The introduction of a business presentation isn't an invitation to talk only about yourself. Although you should introduce yourself to listeners, you can use the time to connect with the audience and preview what it is that you'll be presenting. As with any first impression, it's important to get this right. Consider that an effective introduction sets the tone for the entire presentation and is absolutely vital for communicating your message clearly.
State your name, title or position, and the company you represent right away. Narrow this down to one or two brief sentences. Whether you're presenting to a few familiar faces or a packed auditorium, maintain professionalism by saying who you are before you speak. That way, your listeners will understand the connection between you and the presentation after it's been concluded.
Establish your credibility by highlighting any experience you have or accolades you've received in your industry. Keep this brief and to the point; don't resort to bragging. The objective is to let your audience know that you're qualified to discuss what's at hand.
Introduce listeners to the overall theme, goal or topic that your presentation will focus on. As a first step toward preparing your listeners for the coming message, talk about a broad idea that will help them understand your perspective. This can be as simple as telling about how you got the notion to work on a project or a theme that's been a driving force for your department.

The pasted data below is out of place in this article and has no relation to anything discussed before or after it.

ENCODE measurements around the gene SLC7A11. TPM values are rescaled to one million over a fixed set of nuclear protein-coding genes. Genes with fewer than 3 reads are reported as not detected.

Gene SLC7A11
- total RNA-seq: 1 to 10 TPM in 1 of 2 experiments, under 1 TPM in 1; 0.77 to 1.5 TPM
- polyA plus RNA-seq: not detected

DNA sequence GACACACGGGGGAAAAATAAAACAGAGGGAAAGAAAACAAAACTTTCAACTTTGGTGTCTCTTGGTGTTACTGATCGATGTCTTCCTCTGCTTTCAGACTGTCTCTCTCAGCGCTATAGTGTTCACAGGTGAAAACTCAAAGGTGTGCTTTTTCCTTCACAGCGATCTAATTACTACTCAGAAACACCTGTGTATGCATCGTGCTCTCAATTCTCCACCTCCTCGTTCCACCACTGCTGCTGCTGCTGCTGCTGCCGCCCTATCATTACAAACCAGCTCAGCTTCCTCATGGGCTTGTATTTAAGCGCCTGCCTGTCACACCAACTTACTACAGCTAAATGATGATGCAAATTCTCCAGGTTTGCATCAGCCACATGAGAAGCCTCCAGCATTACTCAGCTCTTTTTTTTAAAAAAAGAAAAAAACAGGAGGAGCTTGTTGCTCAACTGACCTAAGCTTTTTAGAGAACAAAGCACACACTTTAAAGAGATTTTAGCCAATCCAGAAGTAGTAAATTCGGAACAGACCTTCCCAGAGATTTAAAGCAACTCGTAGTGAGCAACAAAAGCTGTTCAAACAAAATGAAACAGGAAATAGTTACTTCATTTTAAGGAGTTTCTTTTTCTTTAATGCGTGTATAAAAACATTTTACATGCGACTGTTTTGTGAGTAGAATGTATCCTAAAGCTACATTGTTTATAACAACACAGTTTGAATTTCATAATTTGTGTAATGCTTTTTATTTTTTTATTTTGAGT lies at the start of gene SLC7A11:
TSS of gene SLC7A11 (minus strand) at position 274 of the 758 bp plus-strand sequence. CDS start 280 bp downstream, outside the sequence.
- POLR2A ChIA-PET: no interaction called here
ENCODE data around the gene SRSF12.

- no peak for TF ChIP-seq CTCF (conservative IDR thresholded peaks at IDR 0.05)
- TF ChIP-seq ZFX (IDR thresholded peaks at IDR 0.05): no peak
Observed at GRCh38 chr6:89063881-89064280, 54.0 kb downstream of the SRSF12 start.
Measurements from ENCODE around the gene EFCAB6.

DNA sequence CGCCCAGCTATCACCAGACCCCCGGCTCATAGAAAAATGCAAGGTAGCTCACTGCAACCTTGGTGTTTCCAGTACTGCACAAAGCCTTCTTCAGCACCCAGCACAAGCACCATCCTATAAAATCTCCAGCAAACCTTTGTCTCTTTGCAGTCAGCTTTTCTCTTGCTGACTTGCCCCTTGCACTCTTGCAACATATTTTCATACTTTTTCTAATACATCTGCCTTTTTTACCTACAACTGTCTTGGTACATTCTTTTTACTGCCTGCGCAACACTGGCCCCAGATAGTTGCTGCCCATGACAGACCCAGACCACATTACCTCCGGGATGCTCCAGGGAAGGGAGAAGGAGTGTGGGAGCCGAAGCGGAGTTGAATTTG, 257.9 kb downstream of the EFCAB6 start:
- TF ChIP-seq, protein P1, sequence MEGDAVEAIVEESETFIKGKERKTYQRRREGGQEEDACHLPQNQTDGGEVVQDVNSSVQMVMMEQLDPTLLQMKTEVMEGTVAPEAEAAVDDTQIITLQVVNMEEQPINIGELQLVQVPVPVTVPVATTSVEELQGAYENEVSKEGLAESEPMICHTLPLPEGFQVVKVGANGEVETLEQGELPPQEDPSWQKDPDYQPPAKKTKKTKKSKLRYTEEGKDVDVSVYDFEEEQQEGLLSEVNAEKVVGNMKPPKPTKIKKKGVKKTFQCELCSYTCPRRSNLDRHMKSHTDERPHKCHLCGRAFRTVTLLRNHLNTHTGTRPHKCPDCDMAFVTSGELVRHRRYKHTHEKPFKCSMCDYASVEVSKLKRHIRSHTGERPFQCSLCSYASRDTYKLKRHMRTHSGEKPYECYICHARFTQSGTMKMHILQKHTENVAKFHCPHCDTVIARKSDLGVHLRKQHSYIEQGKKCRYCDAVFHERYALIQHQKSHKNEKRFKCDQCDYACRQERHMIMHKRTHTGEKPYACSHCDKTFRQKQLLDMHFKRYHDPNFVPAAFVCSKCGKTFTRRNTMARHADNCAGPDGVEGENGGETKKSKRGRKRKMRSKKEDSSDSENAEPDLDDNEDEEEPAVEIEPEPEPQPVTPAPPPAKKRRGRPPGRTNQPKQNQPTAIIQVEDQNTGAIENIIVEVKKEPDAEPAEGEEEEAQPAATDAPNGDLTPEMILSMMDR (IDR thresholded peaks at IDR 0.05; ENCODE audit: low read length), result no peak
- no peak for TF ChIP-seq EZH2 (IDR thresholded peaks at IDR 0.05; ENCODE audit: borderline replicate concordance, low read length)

Discuss what's coming up in the presentation by briefly outlining your talk. It's fine to say that you'll first discuss one thing, followed by another, and concluded by another. This not only gives structure to your presentation, but will help guide your listeners through the talk and give them clues on what to expect. There's nothing worse than a sea of blank stares when listeners aren't able to follow your presentation.
Give explicit instructions pertaining to questions or comments that might arise during your presentation. For instance, if you don't want to be interrupted, ask that your audience save any comments for the question-and-answer session following the presentation. This will ensure that your presentation flows nicely from one idea to the next without your having to worry about being interrupted and losing your train of thought.
Since 2006, Pilar Ethridge has had the pleasure of honing her writing skills as the assistant editor of the newsletter from a Washington, D.C. nonprofit organization. Her interests include children's media, film, American pop culture, crafts, and performing arts in general. Based in Southern California, Ethridge received a Bachelor of Arts degree in liberal studies from the University of California.